Nikitenko B. L. (2008) The Early Jurassic to Aalenian Paleobiogeography of the Arctic Realm: Implication of Microbenthos (Foraminifers and Ostracodes) // Stratigraphy and Geological Correlation, Vol. 16, No. 1, pp. 59–80.
Stages in evolution of the Early Jurassic to Aalenian foraminifers and ostracodes are established based on the analyzed diversity dynamics of respective microfauna associations. Evolution of foraminifers is divided in two, the Hettangian–initial early Toarcian and the late early Toarcian–Aalenian stages, while the identical first stage in evolution of ostracodes has been followed by the late early Toarcian–Callovian stage. During the Jurassic, periodic migrations of foraminiferal and ostracod genera and species, which were interrelated with large transgressions and climatic changes, took place in the initial late and mid-late Pliensbachian, initial early Toarcian, and the late Toarcian–early Aalenian. Being isolated to the maximum extent in the second half of the late Aalenian, the Arctic basin lost connections with seas of northwestern Europe. The Early Jurassic to Aalenian biogeography of the Arctic basin is established based on the results of cluster analysis (group average link method, Jaccard coefficient, presence or absence of foraminifers and ostracodes genera) with due account for preceding and subsequent formation history of microbenthos structure in biochores. The distinguished biochores are ranked as realms and provinces of foraminifers and ostracodes. As is established, contours of the realms and provinces populated by different groups of microbenthos did not coincide and changed with time. Ecotones between the realms (e.g., the North Sea province) changed their localitization to be a part of the Arctic or Boreal Atlantic realms in different epochs. The Early–Middle Jurassic sedimentary successions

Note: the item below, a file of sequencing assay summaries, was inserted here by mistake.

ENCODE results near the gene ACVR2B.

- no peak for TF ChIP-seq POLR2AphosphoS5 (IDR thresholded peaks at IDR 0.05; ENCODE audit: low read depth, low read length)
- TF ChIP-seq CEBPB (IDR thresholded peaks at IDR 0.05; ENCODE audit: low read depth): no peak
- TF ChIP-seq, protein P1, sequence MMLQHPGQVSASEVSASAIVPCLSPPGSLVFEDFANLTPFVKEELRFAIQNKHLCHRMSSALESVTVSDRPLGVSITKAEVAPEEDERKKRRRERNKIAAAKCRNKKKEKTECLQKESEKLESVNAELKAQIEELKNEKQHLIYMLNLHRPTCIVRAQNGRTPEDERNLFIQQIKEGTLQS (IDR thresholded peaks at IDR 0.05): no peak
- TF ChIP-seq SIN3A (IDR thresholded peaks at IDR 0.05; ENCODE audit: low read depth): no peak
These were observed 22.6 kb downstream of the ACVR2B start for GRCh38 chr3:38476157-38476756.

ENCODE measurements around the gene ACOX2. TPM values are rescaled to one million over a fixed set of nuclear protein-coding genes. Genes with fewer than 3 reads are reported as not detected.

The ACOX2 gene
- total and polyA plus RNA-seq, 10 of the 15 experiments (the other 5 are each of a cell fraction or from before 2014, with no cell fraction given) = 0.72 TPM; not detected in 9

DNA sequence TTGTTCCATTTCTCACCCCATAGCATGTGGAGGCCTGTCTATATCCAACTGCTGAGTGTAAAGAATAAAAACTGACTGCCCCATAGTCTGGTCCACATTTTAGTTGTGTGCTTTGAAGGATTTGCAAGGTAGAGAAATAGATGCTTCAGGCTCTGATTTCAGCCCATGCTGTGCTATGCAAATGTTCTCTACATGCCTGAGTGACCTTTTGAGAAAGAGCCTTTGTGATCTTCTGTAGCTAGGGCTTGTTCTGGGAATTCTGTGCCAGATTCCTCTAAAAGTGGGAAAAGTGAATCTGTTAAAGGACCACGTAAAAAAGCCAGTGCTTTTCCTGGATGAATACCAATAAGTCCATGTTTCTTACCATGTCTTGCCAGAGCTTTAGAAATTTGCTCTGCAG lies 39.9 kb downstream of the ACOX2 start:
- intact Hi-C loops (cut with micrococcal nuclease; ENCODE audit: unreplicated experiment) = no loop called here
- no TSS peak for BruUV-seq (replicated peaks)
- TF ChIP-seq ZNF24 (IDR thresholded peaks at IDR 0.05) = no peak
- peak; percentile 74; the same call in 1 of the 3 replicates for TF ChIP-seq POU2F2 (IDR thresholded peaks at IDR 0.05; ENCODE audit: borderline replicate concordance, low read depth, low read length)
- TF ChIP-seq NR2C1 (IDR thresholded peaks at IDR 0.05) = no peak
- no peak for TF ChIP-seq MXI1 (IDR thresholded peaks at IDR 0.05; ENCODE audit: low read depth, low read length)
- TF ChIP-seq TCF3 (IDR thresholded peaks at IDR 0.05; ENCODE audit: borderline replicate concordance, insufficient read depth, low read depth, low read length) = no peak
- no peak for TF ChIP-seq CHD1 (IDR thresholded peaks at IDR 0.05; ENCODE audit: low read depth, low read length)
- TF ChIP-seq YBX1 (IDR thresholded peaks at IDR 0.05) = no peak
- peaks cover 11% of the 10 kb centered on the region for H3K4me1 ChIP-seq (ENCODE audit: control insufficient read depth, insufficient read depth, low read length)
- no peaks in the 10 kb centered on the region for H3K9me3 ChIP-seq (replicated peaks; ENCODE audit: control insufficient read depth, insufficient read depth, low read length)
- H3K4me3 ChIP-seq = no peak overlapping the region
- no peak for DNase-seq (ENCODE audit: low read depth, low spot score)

of the Arctic basins reveal several levels of sharp taxonomic changes in composition of microbenthos under influence of the first-order abiotic factors.